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Birthday: Mr. August Langhorst was thirty-six years old last Saturday. His wife determined to give him a little surprise. She fixed up the nicest dinner the market could afford and invited all the neighbors to come help eat it. They all went, and when Mr. Langhorst came home, at 12:30 o'clock, the doors were closed, the curtains down, and nothing unusual was seen on the outside, but forty pairs of eyes were watching him from behind the curtains. He was completely caught. He had not a suspicion until he opened the door to walk in, when he was greeted with a laugh that staggered him. The dinner was excellent and was well served, and after it was over, many ladies spent the afternoon there in a friendly neighborhood visit. Several neat presents were received, and Mr. and Mrs. Langhorst enjoyed the occasion as thoroughly as did their guests.

Apr 23, 1890
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Died: Miss Belle Priest died at the home of her parents, four miles north of this city, about 1 o'clock Friday morning, of typhoid fever, and was buried at Highland cemetery at 1 o'clock Saturday afternoon. Services were conducted at the residence, by Rev. J.B. North. A large number of people from the country and some from the city attended the funeral. She was 20 years of age and popular with all who knew here.
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Died: John Ramsey, formerly of this city, died at the residence of his daughter, Mrs. D.E. Sheldon, at Kansas City, Kansas, on Saturday, April 19th, and was buried at Highland Cemetery near this city, last Sunday, the 20th. The funeral services were conducted at the grave by Rev. J.B. North, of the Presbyterian church. Mr. Ramsey was born at Miamisville, Ohio, Oct. 2, 1822, was married at that place on December 17th, 1846, to Ann Buckingham, by whom he had five children, all of whom are living. They are all well known here. They are W.B. Ramsey, Mrs. D.E. Sheldon, Mrs. Ettie Bender, now of Oklahoma, Mrs. Amelia Welch, of Trinidad, Colorado, and Mrs. Olds, also of Colorado. W.B. Ramsey and Mrs. Sheldon accompanied the remains to this city. Mr. Ramsey came to this county in 1876 and entered land near this city. He has lived here almost continuously, and always claimed this as his home. He was well known to all the older residents; he was liked and respected by all.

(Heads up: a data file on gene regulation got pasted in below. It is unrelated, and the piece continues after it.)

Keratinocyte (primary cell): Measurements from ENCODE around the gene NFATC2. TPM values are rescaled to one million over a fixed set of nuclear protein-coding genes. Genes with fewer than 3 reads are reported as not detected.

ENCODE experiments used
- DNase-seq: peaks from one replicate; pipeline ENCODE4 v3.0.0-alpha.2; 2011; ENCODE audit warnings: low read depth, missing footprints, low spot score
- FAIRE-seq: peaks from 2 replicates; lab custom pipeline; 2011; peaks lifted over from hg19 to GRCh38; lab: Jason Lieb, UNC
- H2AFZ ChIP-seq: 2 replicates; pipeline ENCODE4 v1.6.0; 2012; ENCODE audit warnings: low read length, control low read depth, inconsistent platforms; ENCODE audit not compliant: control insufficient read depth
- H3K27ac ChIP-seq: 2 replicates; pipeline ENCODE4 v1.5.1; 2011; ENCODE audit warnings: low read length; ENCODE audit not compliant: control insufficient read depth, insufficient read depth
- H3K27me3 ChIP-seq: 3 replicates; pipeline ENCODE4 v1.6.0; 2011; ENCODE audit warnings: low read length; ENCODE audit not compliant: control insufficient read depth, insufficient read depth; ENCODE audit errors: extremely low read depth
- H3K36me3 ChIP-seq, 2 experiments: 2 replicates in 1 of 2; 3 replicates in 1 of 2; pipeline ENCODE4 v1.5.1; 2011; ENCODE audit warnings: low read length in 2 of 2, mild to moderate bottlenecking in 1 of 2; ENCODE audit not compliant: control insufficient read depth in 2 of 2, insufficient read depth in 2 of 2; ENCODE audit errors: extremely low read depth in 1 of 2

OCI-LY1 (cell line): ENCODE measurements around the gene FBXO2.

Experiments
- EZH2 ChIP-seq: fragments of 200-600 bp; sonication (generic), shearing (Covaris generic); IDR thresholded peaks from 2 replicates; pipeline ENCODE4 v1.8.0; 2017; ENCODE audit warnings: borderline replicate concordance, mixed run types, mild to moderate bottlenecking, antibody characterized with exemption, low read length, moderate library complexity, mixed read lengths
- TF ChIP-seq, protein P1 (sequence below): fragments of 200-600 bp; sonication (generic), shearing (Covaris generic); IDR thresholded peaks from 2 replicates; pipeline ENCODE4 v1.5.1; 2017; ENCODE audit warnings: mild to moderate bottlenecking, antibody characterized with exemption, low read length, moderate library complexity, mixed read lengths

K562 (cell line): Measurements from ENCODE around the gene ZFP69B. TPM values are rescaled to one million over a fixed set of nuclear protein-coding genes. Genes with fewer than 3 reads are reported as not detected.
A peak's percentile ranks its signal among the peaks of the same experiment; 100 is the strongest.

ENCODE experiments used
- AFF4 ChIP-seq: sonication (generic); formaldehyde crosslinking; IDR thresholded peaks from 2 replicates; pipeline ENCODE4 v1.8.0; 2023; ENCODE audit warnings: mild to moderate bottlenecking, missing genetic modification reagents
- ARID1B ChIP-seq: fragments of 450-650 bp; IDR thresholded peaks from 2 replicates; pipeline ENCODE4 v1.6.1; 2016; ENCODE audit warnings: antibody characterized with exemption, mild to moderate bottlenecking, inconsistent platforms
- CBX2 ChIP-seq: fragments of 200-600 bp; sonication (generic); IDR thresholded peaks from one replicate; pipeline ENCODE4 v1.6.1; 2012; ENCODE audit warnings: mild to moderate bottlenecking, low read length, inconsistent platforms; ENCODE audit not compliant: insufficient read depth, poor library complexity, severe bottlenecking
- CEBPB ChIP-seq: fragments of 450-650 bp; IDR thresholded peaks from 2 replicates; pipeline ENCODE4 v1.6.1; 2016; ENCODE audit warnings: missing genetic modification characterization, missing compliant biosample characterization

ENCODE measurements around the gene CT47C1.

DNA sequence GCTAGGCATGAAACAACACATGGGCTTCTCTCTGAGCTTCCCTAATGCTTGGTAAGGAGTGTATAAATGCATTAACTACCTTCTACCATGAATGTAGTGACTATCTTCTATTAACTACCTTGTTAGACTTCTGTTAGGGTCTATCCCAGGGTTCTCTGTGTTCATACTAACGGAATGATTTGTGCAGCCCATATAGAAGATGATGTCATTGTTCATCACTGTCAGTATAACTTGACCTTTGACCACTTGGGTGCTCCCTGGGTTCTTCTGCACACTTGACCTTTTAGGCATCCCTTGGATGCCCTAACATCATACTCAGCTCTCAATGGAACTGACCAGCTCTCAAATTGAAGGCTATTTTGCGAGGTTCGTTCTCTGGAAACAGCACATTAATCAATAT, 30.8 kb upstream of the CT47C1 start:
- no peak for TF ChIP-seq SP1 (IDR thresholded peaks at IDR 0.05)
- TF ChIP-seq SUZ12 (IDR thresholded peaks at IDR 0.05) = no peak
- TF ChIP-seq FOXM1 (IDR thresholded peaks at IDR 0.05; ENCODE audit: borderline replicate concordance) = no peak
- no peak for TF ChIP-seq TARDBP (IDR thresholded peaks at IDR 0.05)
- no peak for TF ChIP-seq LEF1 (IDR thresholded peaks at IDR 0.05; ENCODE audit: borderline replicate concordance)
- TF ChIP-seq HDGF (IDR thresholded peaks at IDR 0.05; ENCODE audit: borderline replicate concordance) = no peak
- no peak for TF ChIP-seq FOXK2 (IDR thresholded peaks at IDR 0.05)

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Born: Dr. Karr reports a girl born on the 19th, in this city, to the wife of D.P. Chapman.
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Marriage: Cards are out announcing the wedding, at Attica, today, April 23rd, of Mahlon A. Wuner and Miss Lillian M. Kelso, both of that city. Mr. Wuner is brakeman on t his branch of the Santa Fe. They will reside in this city.

Apr 30, 1890
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Died: Ray Burney, aged 12 years and 12 days, died at the home of his father, Dr. B.R. Burney, in this city at an early hour on Sunday morning, April 27, 1890, of congestion of the liver and chronic Bright's disease. He had been a sufferer for eight years, though confined to his bed but a few days in his last illness. He was an obedient son and was popular with his playmates. The funeral services occurred Sunday afternoon at 4 o'clock at the Presbyterian church, being conducted by Rev. North, the pastor, assisted by the other ministers of the city. There was a very large attendance of the friends of the family.